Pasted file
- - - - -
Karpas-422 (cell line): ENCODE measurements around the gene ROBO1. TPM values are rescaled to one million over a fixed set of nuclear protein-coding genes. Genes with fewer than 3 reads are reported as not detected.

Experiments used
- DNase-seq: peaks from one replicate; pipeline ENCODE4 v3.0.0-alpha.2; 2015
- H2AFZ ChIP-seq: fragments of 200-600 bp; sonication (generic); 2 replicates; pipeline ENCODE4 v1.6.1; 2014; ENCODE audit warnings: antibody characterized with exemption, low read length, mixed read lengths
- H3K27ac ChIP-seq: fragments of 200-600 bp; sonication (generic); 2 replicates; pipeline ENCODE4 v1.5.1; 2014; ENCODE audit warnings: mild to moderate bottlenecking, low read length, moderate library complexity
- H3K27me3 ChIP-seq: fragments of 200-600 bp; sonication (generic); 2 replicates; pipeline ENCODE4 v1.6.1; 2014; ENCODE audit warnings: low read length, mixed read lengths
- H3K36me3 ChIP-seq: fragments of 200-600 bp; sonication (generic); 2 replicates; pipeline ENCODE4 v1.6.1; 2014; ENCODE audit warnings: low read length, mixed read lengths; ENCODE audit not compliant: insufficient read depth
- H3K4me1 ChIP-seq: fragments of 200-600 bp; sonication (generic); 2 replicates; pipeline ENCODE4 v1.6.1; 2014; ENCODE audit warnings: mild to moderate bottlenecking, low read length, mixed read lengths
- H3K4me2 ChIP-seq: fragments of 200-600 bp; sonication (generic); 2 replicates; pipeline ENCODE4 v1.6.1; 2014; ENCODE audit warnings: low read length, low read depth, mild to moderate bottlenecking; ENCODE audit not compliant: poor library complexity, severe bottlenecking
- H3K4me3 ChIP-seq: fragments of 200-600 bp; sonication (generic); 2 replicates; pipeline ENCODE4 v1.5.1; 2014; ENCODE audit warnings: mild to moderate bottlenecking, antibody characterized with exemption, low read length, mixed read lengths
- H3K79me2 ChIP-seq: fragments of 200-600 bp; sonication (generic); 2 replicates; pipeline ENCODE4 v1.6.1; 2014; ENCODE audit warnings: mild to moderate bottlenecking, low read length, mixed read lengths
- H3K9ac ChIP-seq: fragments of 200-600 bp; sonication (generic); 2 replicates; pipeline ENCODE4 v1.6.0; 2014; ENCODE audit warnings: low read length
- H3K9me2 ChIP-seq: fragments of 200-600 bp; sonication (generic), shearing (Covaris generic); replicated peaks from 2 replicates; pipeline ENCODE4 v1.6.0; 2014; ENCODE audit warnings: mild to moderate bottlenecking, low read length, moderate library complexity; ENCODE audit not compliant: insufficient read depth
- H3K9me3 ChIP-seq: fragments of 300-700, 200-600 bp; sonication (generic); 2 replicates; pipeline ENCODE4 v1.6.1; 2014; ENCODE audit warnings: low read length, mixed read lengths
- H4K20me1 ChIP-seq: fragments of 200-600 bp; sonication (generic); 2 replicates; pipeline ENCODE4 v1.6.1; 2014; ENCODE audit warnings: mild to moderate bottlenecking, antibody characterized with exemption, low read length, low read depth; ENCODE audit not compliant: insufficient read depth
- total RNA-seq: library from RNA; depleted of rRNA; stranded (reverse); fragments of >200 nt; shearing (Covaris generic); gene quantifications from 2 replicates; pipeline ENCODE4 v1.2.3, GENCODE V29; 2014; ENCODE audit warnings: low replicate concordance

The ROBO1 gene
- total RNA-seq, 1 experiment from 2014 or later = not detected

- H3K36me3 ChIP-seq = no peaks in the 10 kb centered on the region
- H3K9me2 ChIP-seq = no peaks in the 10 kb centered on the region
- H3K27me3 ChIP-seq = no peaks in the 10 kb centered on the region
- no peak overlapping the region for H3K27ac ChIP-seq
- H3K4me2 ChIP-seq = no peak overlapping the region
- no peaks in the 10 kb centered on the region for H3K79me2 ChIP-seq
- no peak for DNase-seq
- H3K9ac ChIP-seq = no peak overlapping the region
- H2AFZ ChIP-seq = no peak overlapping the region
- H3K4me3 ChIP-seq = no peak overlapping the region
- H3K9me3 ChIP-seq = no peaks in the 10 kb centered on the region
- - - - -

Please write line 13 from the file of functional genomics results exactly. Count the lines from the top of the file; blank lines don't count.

- H3K9me2 ChIP-seq: fragments of 200-600 bp; sonication (generic), shearing (Covaris generic); replicated peaks from 2 replicates; pipeline ENCODE4 v1.6.0; 2014; ENCODE audit warnings: mild to moderate bottlenecking, low read length, moderate library complexity; ENCODE audit not compliant: insufficient read depth